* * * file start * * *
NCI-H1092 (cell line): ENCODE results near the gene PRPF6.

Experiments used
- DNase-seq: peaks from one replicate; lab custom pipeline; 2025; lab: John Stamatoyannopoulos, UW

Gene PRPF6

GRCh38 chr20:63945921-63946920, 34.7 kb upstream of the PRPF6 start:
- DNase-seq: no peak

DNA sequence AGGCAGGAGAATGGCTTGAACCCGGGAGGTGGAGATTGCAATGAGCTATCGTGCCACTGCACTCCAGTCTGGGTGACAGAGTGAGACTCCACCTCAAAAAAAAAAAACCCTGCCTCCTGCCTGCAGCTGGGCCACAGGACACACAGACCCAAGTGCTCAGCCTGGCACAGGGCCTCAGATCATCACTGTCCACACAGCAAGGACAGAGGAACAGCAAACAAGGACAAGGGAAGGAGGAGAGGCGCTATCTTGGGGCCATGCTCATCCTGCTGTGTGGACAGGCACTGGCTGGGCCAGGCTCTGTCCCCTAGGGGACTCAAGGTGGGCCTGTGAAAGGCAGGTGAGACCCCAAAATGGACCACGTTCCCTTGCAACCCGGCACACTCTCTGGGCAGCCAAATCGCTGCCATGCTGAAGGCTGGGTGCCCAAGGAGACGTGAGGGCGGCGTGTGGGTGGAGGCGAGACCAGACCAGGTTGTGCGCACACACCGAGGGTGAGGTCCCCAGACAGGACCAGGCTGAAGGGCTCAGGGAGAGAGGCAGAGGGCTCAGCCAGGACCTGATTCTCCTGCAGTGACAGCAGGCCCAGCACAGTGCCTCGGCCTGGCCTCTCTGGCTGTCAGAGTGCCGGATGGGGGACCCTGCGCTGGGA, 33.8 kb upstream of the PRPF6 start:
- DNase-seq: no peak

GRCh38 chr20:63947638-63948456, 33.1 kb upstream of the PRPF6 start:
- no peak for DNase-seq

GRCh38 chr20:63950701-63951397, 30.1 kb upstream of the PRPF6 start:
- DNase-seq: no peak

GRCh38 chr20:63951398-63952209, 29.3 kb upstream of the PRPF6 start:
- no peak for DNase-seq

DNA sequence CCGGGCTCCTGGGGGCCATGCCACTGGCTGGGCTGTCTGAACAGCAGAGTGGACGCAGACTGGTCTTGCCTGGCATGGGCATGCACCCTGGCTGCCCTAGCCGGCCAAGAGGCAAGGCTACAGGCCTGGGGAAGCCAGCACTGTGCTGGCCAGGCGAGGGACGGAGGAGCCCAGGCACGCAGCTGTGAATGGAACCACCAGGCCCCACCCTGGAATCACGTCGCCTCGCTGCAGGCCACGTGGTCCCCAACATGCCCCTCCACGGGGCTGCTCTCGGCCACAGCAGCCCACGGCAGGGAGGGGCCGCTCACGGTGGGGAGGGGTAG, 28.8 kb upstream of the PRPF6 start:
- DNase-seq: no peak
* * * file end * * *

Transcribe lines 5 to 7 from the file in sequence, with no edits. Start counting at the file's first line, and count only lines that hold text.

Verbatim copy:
GRCh38 chr20:63945921-63946920, 34.7 kb upstream of the PRPF6 start:
- DNase-seq: no peak

DNA sequence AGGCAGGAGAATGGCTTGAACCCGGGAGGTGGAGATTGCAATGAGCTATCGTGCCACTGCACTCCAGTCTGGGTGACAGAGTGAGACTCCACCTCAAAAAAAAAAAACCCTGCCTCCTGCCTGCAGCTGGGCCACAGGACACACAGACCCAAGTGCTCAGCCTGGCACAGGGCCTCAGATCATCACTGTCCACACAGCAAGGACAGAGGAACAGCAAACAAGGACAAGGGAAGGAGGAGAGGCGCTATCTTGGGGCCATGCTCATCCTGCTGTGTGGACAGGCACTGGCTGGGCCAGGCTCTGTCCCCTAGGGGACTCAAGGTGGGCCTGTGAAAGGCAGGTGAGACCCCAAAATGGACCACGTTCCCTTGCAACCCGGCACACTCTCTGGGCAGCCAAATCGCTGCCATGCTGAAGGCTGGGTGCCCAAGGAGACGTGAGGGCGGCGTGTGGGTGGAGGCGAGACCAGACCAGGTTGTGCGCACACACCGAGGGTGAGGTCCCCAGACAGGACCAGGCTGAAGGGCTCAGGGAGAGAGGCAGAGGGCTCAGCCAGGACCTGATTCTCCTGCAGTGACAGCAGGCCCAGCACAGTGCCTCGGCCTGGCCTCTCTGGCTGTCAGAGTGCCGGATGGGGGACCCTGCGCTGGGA, 33.8 kb upstream of the PRPF6 start: